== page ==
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Finding a sense of belonging

My husband and I came to Australia six years ago, so when I was diagnosed with breast cancer last year one of the first things I thought was, ‘All our family and long-term friends are in the Netherlands’. We don’t have the same level of support here, so when the surgeon asked whether I would like to meet a breast care nurse I said, ‘Yes please!’.

She gave me a lot of information but also encouraged me to check out local support groups, which I did.

A week and a half after my lumpectomy I sat in a dragon boat and paddled along with a heap of unfamiliar men and women, but they were very kind. I also started going to the local support group meetings but still, I felt very lonely.

In the meantime there seemed no end to the bad news for several weeks, and I had to gear up for a much tougher fight than first anticipated. What made it worse was the loneliness I felt. Apart from my husband there was no family to hug and cry with. There were no meals being cooked, not many offers for practical help. Some friends really let me down, but some acquaintances stepped up unbelievably. Still, on days when I was alone, I cried so much.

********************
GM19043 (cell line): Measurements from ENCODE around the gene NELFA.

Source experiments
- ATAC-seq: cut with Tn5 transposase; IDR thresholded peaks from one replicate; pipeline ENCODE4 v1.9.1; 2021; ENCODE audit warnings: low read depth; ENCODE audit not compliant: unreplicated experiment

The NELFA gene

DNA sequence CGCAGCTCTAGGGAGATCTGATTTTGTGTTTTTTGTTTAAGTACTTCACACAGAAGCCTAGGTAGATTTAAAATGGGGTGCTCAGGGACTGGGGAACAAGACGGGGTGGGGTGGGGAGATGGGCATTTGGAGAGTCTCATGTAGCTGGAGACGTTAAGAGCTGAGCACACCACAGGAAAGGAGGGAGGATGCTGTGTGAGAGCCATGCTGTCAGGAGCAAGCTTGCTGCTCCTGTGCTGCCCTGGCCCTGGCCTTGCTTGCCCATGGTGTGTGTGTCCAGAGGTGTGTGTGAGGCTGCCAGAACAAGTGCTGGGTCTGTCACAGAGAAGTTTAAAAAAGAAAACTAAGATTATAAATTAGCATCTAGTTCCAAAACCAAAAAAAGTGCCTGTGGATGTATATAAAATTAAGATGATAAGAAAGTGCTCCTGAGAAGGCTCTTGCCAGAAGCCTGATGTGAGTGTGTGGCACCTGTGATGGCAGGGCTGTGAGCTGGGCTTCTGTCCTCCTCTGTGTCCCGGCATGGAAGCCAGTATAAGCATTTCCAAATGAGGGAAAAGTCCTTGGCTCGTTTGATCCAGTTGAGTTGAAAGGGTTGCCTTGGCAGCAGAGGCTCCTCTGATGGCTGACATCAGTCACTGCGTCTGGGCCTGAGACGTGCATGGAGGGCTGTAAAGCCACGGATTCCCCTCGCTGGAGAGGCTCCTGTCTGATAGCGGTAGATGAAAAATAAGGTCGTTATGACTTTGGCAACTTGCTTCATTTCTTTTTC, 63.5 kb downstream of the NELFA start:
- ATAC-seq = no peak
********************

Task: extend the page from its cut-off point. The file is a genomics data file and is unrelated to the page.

It took a while before I got to know people better. When I started radiation therapy someone offered to take me once a week. That gave me the courage to ask others to take me every now and then so it wouldn’t be such a lonely trip. I recently finished all my treatment, and am now recovering from the side effects. I’m starting to make new friends; amazing women who have gone through the same ordeal. Some have made inspiring changes in their lives, others are just trying to enjoy every new day. They’re taking me by the hand and keep ringing, texting, staying in touch, meeting for coffee.

I hope that this hard, scary and lonely journey will result in me beating breast cancer, but I wonder ... could it also be a journey towards belonging?

Jacqueline, NSW